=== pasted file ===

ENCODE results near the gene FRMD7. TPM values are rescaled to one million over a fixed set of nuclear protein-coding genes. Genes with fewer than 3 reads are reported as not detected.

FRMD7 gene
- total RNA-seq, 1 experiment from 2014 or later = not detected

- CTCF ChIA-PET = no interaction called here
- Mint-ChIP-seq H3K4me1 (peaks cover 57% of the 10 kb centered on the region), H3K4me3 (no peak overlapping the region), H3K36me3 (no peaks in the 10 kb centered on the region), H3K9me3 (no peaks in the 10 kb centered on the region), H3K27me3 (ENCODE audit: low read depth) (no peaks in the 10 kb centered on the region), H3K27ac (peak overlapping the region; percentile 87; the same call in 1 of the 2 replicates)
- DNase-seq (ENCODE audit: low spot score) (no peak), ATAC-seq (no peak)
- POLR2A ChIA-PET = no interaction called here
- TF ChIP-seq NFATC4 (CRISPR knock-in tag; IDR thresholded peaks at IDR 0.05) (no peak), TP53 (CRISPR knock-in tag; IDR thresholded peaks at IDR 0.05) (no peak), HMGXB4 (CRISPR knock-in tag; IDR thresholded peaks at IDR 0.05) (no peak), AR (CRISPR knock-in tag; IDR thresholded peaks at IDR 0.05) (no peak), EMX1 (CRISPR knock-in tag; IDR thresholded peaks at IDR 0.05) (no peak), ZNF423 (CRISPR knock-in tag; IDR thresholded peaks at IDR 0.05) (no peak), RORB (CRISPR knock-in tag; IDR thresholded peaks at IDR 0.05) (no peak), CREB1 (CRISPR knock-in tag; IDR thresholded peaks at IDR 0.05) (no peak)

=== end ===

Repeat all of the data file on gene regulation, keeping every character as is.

ENCODE results near the gene FRMD7. TPM values are rescaled to one million over a fixed set of nuclear protein-coding genes. Genes with fewer than 3 reads are reported as not detected.

FRMD7 gene
- total RNA-seq, 1 experiment from 2014 or later = not detected

- CTCF ChIA-PET = no interaction called here
- Mint-ChIP-seq H3K4me1 (peaks cover 57% of the 10 kb centered on the region), H3K4me3 (no peak overlapping the region), H3K36me3 (no peaks in the 10 kb centered on the region), H3K9me3 (no peaks in the 10 kb centered on the region), H3K27me3 (ENCODE audit: low read depth) (no peaks in the 10 kb centered on the region), H3K27ac (peak overlapping the region; percentile 87; the same call in 1 of the 2 replicates)
- DNase-seq (ENCODE audit: low spot score) (no peak), ATAC-seq (no peak)
- POLR2A ChIA-PET = no interaction called here
- TF ChIP-seq NFATC4 (CRISPR knock-in tag; IDR thresholded peaks at IDR 0.05) (no peak), TP53 (CRISPR knock-in tag; IDR thresholded peaks at IDR 0.05) (no peak), HMGXB4 (CRISPR knock-in tag; IDR thresholded peaks at IDR 0.05) (no peak), AR (CRISPR knock-in tag; IDR thresholded peaks at IDR 0.05) (no peak), EMX1 (CRISPR knock-in tag; IDR thresholded peaks at IDR 0.05) (no peak), ZNF423 (CRISPR knock-in tag; IDR thresholded peaks at IDR 0.05) (no peak), RORB (CRISPR knock-in tag; IDR thresholded peaks at IDR 0.05) (no peak), CREB1 (CRISPR knock-in tag; IDR thresholded peaks at IDR 0.05) (no peak)